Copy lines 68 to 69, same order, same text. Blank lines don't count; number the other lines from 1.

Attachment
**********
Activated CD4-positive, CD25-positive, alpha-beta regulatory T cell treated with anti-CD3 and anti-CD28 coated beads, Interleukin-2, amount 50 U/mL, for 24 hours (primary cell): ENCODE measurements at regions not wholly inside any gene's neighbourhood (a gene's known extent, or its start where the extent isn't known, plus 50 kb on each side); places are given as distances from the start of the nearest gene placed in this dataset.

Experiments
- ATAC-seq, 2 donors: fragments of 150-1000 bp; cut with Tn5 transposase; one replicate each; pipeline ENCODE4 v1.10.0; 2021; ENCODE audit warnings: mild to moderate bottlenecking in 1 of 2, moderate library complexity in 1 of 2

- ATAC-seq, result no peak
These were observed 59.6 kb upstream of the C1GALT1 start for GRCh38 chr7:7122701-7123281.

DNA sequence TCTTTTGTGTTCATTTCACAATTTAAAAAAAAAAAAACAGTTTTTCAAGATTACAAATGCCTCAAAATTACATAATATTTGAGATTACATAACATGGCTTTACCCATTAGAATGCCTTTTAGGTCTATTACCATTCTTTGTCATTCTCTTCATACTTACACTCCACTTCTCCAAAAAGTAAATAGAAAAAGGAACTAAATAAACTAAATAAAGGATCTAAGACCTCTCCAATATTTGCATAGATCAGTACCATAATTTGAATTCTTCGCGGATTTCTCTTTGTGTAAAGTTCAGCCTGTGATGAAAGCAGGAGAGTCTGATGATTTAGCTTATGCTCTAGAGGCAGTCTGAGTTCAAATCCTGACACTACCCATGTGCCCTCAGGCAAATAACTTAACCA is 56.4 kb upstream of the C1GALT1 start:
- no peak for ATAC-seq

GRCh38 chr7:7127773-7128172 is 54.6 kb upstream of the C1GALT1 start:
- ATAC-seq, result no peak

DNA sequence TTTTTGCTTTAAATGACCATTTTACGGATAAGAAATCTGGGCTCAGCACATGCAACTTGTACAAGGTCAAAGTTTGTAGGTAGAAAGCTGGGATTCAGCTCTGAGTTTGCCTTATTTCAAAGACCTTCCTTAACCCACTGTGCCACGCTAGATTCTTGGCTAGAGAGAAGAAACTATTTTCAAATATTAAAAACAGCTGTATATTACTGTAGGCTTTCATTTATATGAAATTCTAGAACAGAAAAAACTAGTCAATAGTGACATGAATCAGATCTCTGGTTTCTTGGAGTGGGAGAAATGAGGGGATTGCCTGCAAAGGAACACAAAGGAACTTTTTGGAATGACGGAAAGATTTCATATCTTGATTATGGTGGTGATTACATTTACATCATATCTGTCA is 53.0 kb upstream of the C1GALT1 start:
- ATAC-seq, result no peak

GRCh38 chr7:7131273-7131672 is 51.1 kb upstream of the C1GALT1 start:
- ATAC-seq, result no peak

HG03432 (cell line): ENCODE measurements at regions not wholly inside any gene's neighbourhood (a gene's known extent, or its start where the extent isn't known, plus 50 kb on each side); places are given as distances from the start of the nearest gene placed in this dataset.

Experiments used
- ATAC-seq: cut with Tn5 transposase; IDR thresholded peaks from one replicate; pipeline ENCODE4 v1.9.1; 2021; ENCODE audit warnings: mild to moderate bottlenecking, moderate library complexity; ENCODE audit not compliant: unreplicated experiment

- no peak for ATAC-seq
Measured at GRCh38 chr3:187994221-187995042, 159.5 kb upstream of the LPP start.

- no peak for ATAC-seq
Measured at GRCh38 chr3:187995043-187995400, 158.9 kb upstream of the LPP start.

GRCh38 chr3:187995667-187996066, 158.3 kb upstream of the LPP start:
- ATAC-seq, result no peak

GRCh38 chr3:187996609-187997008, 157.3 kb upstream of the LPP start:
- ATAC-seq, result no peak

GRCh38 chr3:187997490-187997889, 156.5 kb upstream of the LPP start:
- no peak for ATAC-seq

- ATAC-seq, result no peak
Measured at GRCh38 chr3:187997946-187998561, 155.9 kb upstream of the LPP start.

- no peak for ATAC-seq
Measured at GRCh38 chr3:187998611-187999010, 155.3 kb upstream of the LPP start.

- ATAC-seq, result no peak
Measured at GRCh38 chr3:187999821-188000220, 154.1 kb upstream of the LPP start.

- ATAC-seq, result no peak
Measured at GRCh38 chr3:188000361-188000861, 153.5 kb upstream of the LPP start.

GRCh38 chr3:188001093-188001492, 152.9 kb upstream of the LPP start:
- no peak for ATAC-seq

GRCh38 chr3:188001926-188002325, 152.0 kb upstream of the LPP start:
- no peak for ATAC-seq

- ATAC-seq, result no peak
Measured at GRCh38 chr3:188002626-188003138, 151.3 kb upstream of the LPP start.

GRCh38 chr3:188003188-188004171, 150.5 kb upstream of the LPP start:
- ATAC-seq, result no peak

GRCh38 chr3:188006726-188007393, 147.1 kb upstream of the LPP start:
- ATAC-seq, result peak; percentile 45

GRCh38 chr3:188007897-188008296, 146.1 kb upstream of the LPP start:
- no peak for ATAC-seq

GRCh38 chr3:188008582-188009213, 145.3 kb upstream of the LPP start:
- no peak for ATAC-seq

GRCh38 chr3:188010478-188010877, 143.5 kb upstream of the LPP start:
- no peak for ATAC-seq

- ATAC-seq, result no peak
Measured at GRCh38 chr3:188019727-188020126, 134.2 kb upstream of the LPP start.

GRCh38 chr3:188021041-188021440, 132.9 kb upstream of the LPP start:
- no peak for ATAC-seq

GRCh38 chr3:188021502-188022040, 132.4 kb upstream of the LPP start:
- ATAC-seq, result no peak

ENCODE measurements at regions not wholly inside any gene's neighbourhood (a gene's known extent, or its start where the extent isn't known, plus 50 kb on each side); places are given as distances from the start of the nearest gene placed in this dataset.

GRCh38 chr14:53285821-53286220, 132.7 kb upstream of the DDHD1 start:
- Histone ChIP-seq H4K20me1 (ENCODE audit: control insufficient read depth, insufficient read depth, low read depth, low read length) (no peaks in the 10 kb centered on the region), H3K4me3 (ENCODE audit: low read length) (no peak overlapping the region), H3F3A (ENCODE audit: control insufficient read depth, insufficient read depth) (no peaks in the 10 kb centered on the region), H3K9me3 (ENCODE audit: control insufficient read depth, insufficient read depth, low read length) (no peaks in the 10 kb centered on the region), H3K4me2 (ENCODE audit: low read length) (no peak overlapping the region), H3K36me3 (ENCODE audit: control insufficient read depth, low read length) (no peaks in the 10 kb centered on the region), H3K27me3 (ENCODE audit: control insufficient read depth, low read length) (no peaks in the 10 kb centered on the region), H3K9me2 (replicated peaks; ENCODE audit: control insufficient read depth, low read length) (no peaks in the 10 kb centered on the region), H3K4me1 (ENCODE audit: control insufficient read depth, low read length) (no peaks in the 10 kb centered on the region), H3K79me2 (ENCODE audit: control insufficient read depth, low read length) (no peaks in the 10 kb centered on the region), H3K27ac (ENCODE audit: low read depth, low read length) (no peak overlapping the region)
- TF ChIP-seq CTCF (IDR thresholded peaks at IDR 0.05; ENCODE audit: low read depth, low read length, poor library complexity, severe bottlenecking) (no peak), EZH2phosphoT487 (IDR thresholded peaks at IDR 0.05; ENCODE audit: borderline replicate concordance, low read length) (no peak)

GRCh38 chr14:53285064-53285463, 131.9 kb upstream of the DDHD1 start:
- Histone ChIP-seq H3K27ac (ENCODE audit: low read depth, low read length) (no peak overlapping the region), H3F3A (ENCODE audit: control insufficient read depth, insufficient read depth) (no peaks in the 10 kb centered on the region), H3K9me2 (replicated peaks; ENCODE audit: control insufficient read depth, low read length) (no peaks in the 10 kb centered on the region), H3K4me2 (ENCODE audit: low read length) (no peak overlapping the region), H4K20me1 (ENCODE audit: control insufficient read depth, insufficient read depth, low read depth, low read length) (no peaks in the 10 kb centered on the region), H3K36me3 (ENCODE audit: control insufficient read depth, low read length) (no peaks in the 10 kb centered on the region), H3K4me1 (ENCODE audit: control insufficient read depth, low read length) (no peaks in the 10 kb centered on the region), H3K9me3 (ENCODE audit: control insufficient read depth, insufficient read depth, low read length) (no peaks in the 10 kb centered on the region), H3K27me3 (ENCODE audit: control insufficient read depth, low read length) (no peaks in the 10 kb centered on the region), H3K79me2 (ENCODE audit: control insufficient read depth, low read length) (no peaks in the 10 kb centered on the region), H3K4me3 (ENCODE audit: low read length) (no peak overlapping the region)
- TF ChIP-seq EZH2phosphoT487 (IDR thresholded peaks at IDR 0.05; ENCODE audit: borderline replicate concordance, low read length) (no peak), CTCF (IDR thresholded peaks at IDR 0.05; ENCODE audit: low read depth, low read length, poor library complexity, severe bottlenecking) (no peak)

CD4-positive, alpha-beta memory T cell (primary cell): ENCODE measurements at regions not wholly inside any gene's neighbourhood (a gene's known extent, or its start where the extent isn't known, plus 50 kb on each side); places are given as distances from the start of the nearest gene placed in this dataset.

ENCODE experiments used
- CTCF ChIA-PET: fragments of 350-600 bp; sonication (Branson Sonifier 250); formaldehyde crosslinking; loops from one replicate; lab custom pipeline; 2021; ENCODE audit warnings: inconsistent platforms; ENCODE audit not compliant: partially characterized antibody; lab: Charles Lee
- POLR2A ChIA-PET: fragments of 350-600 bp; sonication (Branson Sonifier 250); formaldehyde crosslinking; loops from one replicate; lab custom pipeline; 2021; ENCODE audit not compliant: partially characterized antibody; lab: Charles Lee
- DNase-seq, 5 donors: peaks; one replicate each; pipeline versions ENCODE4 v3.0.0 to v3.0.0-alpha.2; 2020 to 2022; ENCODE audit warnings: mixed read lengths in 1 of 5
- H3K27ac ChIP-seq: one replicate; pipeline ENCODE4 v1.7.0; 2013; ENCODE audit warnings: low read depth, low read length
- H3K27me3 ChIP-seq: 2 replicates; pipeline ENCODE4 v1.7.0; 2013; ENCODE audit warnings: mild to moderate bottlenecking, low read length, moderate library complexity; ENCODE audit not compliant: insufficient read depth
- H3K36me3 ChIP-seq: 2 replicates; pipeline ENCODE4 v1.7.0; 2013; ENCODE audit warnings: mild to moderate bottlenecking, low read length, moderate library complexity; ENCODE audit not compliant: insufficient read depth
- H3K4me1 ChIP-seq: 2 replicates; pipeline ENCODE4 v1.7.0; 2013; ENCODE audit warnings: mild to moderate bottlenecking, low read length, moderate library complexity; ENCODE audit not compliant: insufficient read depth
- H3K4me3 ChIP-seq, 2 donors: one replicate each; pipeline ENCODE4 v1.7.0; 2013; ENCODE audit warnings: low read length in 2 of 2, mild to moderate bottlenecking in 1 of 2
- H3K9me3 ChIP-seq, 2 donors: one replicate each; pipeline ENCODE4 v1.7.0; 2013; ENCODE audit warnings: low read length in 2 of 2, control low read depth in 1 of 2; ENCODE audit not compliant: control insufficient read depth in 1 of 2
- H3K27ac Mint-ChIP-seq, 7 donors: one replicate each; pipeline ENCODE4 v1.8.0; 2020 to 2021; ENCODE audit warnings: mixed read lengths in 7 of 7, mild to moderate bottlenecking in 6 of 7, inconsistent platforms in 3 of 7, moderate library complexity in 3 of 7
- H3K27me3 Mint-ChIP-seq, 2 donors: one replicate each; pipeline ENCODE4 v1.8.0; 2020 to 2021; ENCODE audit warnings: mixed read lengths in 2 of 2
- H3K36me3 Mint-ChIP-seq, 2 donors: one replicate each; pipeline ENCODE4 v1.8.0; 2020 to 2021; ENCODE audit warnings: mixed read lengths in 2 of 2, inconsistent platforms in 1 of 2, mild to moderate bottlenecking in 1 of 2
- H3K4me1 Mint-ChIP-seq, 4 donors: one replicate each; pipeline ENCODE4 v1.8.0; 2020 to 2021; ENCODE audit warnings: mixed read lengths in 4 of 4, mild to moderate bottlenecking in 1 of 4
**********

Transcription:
- DNase-seq, 5 donors: peaks; one replicate each; pipeline versions ENCODE4 v3.0.0 to v3.0.0-alpha.2; 2020 to 2022; ENCODE audit warnings: mixed read lengths in 1 of 5
- H3K27ac ChIP-seq: one replicate; pipeline ENCODE4 v1.7.0; 2013; ENCODE audit warnings: low read depth, low read length